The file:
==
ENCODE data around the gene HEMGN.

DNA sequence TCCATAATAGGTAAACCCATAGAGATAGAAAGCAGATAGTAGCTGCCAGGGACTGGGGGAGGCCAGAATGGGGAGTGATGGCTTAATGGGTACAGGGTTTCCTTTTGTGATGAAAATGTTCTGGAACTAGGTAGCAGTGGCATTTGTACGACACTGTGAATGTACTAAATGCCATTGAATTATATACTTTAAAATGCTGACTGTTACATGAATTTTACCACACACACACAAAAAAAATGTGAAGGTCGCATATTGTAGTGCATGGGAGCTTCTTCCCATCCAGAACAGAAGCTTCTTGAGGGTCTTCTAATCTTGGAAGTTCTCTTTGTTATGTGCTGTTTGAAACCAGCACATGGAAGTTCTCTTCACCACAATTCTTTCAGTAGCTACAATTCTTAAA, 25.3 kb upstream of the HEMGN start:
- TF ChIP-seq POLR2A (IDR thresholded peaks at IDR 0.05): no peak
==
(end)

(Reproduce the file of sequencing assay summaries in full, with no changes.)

ENCODE data around the gene HEMGN.

DNA sequence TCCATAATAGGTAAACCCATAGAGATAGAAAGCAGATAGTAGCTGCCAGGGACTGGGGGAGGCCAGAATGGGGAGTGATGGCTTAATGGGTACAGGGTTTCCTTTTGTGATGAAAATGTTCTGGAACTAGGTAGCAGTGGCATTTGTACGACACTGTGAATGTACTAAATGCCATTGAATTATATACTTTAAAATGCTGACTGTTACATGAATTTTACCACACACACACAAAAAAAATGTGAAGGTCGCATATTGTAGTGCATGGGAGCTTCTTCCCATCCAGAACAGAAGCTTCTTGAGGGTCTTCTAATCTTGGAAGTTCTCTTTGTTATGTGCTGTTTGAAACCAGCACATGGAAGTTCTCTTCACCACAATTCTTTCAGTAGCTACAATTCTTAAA, 25.3 kb upstream of the HEMGN start:
- TF ChIP-seq POLR2A (IDR thresholded peaks at IDR 0.05): no peak